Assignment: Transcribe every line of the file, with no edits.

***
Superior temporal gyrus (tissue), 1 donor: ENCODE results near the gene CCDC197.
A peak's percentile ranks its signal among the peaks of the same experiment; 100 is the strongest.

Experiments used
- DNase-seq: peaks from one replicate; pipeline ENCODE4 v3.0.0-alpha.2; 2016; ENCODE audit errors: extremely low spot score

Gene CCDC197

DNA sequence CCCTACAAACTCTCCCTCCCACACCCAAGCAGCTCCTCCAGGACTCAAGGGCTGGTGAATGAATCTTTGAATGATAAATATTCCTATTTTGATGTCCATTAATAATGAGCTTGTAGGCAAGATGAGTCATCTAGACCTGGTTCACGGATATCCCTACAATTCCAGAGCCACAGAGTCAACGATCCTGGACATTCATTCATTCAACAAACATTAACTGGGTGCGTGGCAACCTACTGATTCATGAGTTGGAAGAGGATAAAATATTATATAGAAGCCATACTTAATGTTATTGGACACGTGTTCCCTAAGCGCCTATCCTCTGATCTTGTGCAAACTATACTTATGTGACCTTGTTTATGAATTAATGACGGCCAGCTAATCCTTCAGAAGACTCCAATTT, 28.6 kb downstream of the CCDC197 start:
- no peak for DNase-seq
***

Superior temporal gyrus (tissue), 1 donor: ENCODE results near the gene CCDC197.
A peak's percentile ranks its signal among the peaks of the same experiment; 100 is the strongest.

Experiments used
- DNase-seq: peaks from one replicate; pipeline ENCODE4 v3.0.0-alpha.2; 2016; ENCODE audit errors: extremely low spot score

Gene CCDC197

DNA sequence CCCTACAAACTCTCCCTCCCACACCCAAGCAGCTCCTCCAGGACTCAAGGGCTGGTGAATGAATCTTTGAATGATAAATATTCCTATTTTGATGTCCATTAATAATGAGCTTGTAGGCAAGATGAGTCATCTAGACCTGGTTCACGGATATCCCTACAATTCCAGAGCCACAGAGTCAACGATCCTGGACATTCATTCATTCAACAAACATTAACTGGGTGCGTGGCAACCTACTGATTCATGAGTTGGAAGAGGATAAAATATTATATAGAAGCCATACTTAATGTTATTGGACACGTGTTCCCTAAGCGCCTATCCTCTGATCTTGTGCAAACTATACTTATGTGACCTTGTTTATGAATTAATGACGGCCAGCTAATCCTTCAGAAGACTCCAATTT, 28.6 kb downstream of the CCDC197 start:
- no peak for DNase-seq